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Silicon Valley discovers that the deal has been altered.

Oh, it will be altered further. No point to wasting time praying otherwise.

Elections have consequences, tech industry edition. Michael Malone has the details about “The Obama Surprise”:

No segment of American industry did more than high tech to elect Barack Obama as President of the United States. The 2008 Obama campaign will go down in history as having made better use of digital technology than any before it. From a hugely powerful website to the reproduction of the “Hope” poster on thousands of Facebook pages to the President’s own ‘tweet’ on election night, Silicon Valley played a crucial role in the success of President Obama . . .and Silicon Valley naturally assumed that the new President would do the same in return.

It hasn’t quite turned out that way. . .

(Via Glenn Reynolds)


To break down the piece, the tech industry is currently discovering one of two things, depending on whether they’re: a, part of the small start-up entrepreneurial subset; or b, part of the established big technical firm subset. If they’re the former, they’re discovering that in point of fact this administration is not particularly interested in promoting policies that would encourage – or, in fact, sustain – new company growth:

…almost every move the new Administration has made regarding entrepreneurship seems to be targeting at destroying it in this country. It has left Sarbanes-Oxley intact, added ever-greater burdens on small business owners, called for increasing capital gains taxes, and is now preparing to pile on cap-and-trade, double taxation on offshore earnings, and a host of other new costs. Even Obamacare seems likely to land unfairly on small companies.

Unsurprising: this is a Democratic administration, after all,and Democrats like things big. And regulated. ‘Predictable’ fits, now that I think about it. None of which is really compatible with the start-ups – but, as Malone notes, is compatible with the established companies, who don’t particularly want the start-ups around and uncontrolled anyway. So they’re fine, right?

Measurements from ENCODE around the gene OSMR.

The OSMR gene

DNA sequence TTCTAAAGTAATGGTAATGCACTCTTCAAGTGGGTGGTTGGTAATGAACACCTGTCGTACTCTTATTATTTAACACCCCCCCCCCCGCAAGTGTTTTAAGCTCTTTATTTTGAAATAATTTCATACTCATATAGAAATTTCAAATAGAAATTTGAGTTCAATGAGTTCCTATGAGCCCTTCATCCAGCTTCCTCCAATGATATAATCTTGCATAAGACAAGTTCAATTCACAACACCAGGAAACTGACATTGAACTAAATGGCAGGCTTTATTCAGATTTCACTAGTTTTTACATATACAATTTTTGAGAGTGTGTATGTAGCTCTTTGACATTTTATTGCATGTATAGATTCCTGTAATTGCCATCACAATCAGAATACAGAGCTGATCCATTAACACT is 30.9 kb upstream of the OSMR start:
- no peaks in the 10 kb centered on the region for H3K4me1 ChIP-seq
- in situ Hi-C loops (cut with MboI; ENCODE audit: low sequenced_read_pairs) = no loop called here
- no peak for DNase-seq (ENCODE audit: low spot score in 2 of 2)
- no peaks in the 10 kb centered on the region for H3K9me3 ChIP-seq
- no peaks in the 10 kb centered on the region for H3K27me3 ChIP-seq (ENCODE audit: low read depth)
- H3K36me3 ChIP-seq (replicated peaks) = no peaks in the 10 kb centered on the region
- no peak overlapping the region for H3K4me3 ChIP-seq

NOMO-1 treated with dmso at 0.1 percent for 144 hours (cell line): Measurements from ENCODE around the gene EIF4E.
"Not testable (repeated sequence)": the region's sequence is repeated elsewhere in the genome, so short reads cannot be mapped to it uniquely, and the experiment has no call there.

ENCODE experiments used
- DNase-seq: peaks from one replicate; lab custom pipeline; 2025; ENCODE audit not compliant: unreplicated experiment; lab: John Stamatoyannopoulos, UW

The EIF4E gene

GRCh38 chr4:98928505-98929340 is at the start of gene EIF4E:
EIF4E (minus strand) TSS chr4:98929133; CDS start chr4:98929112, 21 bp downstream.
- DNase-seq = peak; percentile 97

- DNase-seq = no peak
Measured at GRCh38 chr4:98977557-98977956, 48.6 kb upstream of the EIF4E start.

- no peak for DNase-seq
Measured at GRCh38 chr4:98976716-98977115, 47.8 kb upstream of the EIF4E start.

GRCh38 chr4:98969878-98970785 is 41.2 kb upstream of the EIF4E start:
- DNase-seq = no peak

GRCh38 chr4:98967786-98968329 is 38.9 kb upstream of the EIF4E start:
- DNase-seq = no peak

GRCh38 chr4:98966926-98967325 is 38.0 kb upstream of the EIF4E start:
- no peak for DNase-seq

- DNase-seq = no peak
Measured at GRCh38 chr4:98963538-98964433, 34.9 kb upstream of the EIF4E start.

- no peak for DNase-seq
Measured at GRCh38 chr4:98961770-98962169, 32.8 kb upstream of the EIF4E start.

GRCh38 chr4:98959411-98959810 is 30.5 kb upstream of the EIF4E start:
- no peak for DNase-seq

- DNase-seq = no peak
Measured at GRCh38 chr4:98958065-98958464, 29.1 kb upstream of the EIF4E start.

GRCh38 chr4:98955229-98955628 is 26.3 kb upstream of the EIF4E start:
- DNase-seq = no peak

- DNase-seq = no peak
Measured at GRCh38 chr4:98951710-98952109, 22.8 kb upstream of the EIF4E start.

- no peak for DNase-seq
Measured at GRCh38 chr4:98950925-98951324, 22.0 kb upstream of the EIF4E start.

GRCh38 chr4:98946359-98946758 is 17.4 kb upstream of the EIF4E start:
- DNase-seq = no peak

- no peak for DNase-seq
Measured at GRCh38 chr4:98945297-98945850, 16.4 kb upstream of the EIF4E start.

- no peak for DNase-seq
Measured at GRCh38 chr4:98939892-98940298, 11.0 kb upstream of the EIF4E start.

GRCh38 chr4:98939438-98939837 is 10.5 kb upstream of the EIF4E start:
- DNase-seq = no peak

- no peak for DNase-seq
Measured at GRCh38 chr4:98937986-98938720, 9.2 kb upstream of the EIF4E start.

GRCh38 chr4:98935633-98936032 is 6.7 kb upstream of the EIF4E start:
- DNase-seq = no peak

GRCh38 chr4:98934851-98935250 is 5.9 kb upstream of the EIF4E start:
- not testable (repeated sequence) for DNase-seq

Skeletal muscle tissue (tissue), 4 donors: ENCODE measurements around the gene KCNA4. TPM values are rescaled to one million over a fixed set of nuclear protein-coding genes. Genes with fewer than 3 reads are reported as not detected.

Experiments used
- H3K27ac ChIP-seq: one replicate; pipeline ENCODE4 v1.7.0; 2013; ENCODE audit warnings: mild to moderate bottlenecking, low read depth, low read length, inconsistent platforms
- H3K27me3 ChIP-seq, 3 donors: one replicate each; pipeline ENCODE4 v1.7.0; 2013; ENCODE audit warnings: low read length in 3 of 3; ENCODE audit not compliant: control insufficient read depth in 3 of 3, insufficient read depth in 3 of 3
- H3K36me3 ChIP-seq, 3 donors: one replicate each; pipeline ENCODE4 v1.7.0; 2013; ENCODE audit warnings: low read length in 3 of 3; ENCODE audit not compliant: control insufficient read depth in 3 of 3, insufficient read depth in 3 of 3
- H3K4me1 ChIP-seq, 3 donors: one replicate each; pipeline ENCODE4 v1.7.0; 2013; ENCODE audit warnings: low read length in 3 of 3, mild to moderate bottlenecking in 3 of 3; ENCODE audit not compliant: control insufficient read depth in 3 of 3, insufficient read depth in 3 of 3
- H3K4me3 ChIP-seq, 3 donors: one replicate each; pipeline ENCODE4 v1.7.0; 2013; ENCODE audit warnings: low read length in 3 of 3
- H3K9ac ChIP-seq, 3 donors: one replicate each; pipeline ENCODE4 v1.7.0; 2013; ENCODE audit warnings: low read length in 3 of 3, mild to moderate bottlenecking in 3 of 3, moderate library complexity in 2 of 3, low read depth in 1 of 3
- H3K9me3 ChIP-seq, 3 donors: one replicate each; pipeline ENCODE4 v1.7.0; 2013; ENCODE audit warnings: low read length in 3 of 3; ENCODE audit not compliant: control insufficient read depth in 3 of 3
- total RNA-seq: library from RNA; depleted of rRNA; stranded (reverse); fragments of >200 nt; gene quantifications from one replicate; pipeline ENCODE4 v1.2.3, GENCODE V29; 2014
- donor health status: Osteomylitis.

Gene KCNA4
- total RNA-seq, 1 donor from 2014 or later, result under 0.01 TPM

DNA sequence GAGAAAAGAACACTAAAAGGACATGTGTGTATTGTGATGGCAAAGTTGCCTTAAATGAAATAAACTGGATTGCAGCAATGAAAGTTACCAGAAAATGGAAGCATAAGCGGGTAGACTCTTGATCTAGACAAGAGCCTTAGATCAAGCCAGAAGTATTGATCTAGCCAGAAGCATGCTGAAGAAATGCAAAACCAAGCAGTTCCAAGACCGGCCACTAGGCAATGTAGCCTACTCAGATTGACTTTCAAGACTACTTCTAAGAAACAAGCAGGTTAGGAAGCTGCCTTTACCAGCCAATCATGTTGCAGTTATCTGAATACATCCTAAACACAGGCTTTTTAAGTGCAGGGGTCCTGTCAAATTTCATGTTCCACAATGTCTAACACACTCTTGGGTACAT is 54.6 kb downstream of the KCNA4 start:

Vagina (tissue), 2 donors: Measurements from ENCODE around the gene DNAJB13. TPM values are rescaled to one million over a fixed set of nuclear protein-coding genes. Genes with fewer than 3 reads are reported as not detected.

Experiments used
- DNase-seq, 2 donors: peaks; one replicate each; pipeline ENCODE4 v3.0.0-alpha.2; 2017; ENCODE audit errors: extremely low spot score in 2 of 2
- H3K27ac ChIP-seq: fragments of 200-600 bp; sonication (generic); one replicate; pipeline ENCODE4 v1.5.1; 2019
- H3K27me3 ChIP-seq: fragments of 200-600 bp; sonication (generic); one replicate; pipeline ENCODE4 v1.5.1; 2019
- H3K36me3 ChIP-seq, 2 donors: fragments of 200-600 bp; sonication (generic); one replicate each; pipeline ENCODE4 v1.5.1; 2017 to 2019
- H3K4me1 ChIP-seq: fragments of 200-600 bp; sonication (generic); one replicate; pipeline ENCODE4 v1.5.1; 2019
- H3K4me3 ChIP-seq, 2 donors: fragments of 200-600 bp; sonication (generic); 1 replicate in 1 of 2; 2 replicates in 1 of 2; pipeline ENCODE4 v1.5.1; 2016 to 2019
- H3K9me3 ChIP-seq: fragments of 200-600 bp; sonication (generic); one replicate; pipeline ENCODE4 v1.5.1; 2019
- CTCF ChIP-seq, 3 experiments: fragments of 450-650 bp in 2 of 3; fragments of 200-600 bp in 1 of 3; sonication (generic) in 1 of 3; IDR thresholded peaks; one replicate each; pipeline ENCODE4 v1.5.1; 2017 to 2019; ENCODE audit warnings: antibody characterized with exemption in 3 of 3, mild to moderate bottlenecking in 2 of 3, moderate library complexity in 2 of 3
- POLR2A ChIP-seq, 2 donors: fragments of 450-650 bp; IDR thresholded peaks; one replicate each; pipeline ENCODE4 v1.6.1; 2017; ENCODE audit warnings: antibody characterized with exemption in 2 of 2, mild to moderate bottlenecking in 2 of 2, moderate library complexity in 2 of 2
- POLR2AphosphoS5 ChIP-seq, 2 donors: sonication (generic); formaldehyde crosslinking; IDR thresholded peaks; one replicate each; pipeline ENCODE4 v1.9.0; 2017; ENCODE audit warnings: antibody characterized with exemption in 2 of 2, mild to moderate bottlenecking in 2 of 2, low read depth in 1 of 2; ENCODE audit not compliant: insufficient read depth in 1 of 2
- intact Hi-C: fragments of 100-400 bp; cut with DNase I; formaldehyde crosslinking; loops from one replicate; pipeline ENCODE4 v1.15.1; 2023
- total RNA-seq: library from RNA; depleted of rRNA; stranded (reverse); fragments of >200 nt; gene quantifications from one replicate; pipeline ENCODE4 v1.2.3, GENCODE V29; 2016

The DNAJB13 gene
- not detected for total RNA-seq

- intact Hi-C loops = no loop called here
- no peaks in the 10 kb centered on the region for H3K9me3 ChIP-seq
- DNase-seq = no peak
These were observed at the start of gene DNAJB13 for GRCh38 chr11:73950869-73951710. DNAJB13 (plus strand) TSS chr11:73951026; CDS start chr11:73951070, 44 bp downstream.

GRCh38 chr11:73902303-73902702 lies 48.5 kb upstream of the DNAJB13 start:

Not so much:

Intel, already getting hammered by a billion dollar-plus fine by the EU, is now facing a similar punishment from the U.S. Justice Department. And poor suck-up Google, which tried to be the President’s BFF, now finds itself facing multiple Federal probes regarding its recruiting policies and its book database settlement – not to mention a Justice Department that appears to be opposing it on net neutrality.

And you’ve got to figure that’s only the beginning. No doubt right now somebody in the White House is looking at the low levels of union membership in high tech and vowing to do something about it. And don’t forget anti-trust. And woe be it to any shareholders or creditors of a big tech company that finds itself in financial trouble as this recession drags on – you saw what happened to Chrysler’s shareholders and creditors.

In other words, the latter group is discovering that they’re not partners with this administration; they’re seen as subordinates in it. Which means, in practical terms, that when the needs of the tech industry meet the restrictions of the Democratic party’s governing ideology, the tech industry will of course be expected to accommodate itself to the ideology. And if the tech industry wishes to change the Democratic party’s governing ideology, it will of course need to come up with a compelling pragmatic reason why its desires should outweigh those of, say, union organizers. It’s not that there’s anything malicious about it, even: but it’s a simple truth that organizations tend not to work harder than they have to in order to accomplish their goals, and the tech industry was pretty enthusiastic about not making the Democrats work hard to get their support. So why should the Democrats change their policies now?

What are the tech people going to do? Vote Republican?

Moe Lane

PS: If that last sentence made you chuckle at the absurdity of the very notion, don’t worry: we’ll check back in six months and see if you still think that it’s funny. Assuming that you still have an online presence that can be checked on, of course: after all, contrary to popular belief Internet access is not actually a necessity…

Crossposted to Moe Lane.

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